This guest post is written by Tim Covell. | Spoilers ahead.
Dragonslayer (1981) is a dark ages fantasy, written by Hollywood veterans Matthew Robbins and Hal Barwood, and directed by Robbins. Marketed in some areas as a Disney film, it is unusually mature for Disney, and was a co-production with Paramount, in the days before Disney formed Touchstone to handle more mature films. Dragonslayer draws on the long history of dragons in western folk literature, eventually linked with Christians in the legend of St. George and the Dragon.
In the purest form of this story, identified as ATU-300 in a folktale classification system, the hero rescues the princess from the dragon, kills the dragon, and marries the princess. These are traditional gender roles with a vengeance. Dragonslayer attempts to modernize the tale by diminishing the hero and splitting the princess into two women who are both brave at first glance, but it ultimately reinforces traditional roles.
Twice a year, the King of Urland conducts a lottery, selecting a virgin girl to sacrifice to a fire-breathing dragon. In exchange, the dragon leaves the kingdom alone. A group of villagers, unhappy with this arrangement, find and hire an older sorcerer (Ralph Richardson) to kill the dragon. The king’s men, following the villagers and determined to maintain the status quo, demand a test before they will allow someone to come and “stir things up.” The test results in the death of the sorcerer. His young apprentice, Galen (Peter MacNicol, making his film debut) takes on the role of dragon slayer/hero, and joins the dubious villagers.
Galen soon learns that the boy leading the villagers, Valerian, is in fact a young woman (Caitlin Clarke). The revealing swimming-hole scene, with brief and non-exploitative shots of male and female nudity, is sometimes cut from television showings. Valerian justifies her deception by noting that the lottery is rigged, and only chooses girls from poor families. This injection of class conflict and official corruption is an attempt to make the story more character driven, but it remains largely faithful to the mythic form.
On arrival in Urland, Galen enters the dragon’s lair, a cave accessed by a damp vertical cleft. We later learn that the dragon is a mother, and deeper in the cave is a lake. A teenage boy exploring a dark and dangerous cave is clear symbolism for male coming-of-age, and suggests the dragon represents female sexuality (and in a negative light). The association of the dragon with virgin girls supports this interpretation. However, the film refuses to let viewers ponder this symbolism too much. Some characters suggest the dragon is the negative aspect of magic in the world, while others argue that it is a manifestation of Christian evil, and still others claim that it is simply a flesh and blood monster. The dragon is individualized by its name and its age-related moodiness. While its death appears to be brought about through magic, cross-cut editing shows the villagers being baptized during the final battle, and there are fleshy and bloody remains. It is entertaining for the nature of the dragon to be in dispute, but the lack of resolution weakens the story.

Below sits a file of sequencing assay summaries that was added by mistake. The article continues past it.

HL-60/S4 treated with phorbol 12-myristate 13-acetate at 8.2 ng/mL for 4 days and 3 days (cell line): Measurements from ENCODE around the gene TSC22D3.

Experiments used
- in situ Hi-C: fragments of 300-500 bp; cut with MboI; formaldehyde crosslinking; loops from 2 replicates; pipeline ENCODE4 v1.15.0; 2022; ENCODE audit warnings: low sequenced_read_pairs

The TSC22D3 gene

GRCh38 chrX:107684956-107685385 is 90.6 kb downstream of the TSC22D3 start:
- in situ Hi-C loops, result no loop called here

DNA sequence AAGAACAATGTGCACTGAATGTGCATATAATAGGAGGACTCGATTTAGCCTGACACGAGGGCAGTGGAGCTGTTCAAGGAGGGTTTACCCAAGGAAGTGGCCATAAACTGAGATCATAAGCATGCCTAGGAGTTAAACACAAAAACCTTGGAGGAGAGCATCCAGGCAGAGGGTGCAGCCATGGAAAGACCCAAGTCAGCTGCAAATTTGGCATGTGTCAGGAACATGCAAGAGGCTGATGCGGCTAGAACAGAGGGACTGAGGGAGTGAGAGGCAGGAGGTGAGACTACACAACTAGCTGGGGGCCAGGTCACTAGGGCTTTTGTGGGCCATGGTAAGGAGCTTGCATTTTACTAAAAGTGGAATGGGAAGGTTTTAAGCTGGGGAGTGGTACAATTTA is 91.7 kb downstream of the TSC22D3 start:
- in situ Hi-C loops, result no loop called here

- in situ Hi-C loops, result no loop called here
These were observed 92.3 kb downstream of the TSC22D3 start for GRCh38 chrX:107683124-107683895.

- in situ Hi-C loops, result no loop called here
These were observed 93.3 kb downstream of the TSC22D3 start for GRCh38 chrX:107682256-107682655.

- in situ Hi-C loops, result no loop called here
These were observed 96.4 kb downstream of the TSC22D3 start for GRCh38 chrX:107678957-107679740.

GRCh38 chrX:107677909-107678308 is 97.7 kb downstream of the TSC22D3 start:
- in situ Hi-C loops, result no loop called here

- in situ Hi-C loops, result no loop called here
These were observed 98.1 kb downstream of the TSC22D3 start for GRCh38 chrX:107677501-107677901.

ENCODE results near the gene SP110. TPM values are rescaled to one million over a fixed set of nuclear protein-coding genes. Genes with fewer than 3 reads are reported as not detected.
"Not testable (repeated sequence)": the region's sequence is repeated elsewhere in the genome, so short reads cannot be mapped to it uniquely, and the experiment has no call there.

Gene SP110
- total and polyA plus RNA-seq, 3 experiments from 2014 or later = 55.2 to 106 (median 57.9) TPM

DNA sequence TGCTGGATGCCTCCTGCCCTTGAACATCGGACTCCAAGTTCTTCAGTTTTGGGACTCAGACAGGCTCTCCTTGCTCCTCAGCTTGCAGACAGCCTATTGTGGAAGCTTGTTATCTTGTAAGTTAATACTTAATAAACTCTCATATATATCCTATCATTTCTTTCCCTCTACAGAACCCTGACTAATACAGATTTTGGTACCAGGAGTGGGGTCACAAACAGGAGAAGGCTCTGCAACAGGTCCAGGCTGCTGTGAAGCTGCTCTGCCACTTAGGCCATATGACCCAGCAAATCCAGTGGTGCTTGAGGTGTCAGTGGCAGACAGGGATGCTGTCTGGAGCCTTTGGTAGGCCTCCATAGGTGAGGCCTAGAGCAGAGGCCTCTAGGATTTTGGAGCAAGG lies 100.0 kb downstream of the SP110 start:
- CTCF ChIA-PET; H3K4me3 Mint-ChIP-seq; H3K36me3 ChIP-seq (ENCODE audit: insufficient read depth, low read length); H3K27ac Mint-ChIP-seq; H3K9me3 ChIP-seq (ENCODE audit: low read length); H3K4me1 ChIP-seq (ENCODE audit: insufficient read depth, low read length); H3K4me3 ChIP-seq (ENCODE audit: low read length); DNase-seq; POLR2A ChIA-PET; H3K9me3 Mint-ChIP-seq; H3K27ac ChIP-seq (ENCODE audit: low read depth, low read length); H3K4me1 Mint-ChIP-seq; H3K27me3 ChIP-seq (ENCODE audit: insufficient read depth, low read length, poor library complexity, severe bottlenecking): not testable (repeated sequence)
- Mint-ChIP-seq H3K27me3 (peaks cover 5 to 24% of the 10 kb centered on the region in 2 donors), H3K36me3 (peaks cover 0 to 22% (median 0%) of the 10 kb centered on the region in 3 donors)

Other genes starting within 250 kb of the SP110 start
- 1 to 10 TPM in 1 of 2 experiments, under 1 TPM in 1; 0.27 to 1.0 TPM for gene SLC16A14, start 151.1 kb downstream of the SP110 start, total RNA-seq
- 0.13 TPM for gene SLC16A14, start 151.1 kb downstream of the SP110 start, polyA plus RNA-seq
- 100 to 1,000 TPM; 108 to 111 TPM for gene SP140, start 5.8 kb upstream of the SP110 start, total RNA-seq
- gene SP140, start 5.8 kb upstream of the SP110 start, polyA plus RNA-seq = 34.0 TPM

Galen uses a magic spell to create a landslide, sealing the dragon in its lair. With the threat apparently removed, Valerian comes out as a woman. Her father remarks that “she was twice the man of anyone else in the village, and now she’s twice the woman.” As a man, she led villagers on a long and challenging journey to find a hire a sorcerer, and demanded his assistance after initially being turned away. As a woman, she emerges quietly and shyly from her home in a delicate dress. Galen grabs her arm, drags her into the shocked crowd, and calls for music, legitimizing her existence.
Galen is arrested and imprisoned, while the king waits to see if the dragon is truly dead. The princess comes to see him, and defend her kingdom’s approach to the dragon. She is surprised by Galen’s claim that she is excluded from the lottery. He escapes in the chaos of the dragon’s rampage.
The king declares a special lottery to restore order, but Princess Elspeth rigs it so that she is selected. She publicly defies her outraged father, and tells the kingdom that her sacrifice is necessary to certify the lottery. The king steps into his traditional role, and asks Galen to save his daughter.
Valerian’s father is a blacksmith, and supplies Galen with a spear. On his way to rescue the princess and battle the dragon, Galen meets Valerian. She presents him with a concave shield made from dragon scales, to protect him from the fire. The presentation of the symbolically female magical protective object, often a sheath, is a traditional female folktale role. To give credit where credit is due, many tales of sword and sorcery ignore the role and symbol, excluding women completely. King Arthur’s sword Excalibur is widely known, but its unnamed sheath, which protects the wearer from injury, is rarely mentioned.